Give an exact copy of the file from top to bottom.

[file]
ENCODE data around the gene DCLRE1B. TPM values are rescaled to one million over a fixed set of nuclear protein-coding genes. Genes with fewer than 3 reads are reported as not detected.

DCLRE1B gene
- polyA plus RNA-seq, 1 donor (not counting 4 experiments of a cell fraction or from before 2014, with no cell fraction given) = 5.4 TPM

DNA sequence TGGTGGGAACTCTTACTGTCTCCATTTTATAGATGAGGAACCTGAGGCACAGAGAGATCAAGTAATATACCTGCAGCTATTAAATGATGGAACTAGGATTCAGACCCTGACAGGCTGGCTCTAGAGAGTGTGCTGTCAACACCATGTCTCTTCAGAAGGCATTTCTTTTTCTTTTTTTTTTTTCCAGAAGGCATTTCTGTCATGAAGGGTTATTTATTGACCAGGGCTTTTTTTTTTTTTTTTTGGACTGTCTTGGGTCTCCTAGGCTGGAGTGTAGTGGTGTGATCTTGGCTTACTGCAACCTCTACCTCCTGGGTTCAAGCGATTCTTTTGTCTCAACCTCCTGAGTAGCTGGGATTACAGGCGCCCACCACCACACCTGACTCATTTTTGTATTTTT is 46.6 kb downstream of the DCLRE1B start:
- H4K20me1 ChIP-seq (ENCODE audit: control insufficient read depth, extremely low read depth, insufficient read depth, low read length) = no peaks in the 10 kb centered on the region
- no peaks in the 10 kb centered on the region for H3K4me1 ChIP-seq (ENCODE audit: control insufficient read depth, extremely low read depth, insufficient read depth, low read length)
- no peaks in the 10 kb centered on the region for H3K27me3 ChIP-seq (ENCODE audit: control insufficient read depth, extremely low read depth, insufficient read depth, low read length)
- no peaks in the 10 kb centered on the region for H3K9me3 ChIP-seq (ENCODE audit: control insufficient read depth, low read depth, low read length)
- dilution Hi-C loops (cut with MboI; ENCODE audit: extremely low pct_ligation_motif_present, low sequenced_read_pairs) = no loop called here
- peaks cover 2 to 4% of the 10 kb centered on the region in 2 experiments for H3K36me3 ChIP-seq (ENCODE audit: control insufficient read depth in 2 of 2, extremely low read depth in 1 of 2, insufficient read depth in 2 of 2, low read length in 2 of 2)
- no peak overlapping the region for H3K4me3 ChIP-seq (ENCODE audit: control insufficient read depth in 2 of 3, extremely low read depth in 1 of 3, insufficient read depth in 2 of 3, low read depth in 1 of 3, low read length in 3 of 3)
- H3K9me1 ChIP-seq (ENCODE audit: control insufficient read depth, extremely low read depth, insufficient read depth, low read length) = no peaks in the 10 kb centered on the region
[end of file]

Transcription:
ENCODE data around the gene DCLRE1B. TPM values are rescaled to one million over a fixed set of nuclear protein-coding genes. Genes with fewer than 3 reads are reported as not detected.

DCLRE1B gene
- polyA plus RNA-seq, 1 donor (not counting 4 experiments of a cell fraction or from before 2014, with no cell fraction given) = 5.4 TPM

DNA sequence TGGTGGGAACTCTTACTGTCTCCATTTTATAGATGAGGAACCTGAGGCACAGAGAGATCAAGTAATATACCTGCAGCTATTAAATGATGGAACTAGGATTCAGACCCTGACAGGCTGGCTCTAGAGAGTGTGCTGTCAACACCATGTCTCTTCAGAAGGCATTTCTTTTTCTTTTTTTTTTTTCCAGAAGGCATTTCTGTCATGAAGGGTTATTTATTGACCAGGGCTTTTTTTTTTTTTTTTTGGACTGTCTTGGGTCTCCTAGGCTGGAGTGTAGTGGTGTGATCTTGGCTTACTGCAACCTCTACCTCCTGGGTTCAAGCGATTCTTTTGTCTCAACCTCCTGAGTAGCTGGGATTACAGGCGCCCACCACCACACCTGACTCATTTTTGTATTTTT is 46.6 kb downstream of the DCLRE1B start:
- H4K20me1 ChIP-seq (ENCODE audit: control insufficient read depth, extremely low read depth, insufficient read depth, low read length) = no peaks in the 10 kb centered on the region
- no peaks in the 10 kb centered on the region for H3K4me1 ChIP-seq (ENCODE audit: control insufficient read depth, extremely low read depth, insufficient read depth, low read length)
- no peaks in the 10 kb centered on the region for H3K27me3 ChIP-seq (ENCODE audit: control insufficient read depth, extremely low read depth, insufficient read depth, low read length)
- no peaks in the 10 kb centered on the region for H3K9me3 ChIP-seq (ENCODE audit: control insufficient read depth, low read depth, low read length)
- dilution Hi-C loops (cut with MboI; ENCODE audit: extremely low pct_ligation_motif_present, low sequenced_read_pairs) = no loop called here
- peaks cover 2 to 4% of the 10 kb centered on the region in 2 experiments for H3K36me3 ChIP-seq (ENCODE audit: control insufficient read depth in 2 of 2, extremely low read depth in 1 of 2, insufficient read depth in 2 of 2, low read length in 2 of 2)
- no peak overlapping the region for H3K4me3 ChIP-seq (ENCODE audit: control insufficient read depth in 2 of 3, extremely low read depth in 1 of 3, insufficient read depth in 2 of 3, low read depth in 1 of 3, low read length in 3 of 3)
- H3K9me1 ChIP-seq (ENCODE audit: control insufficient read depth, extremely low read depth, insufficient read depth, low read length) = no peaks in the 10 kb centered on the region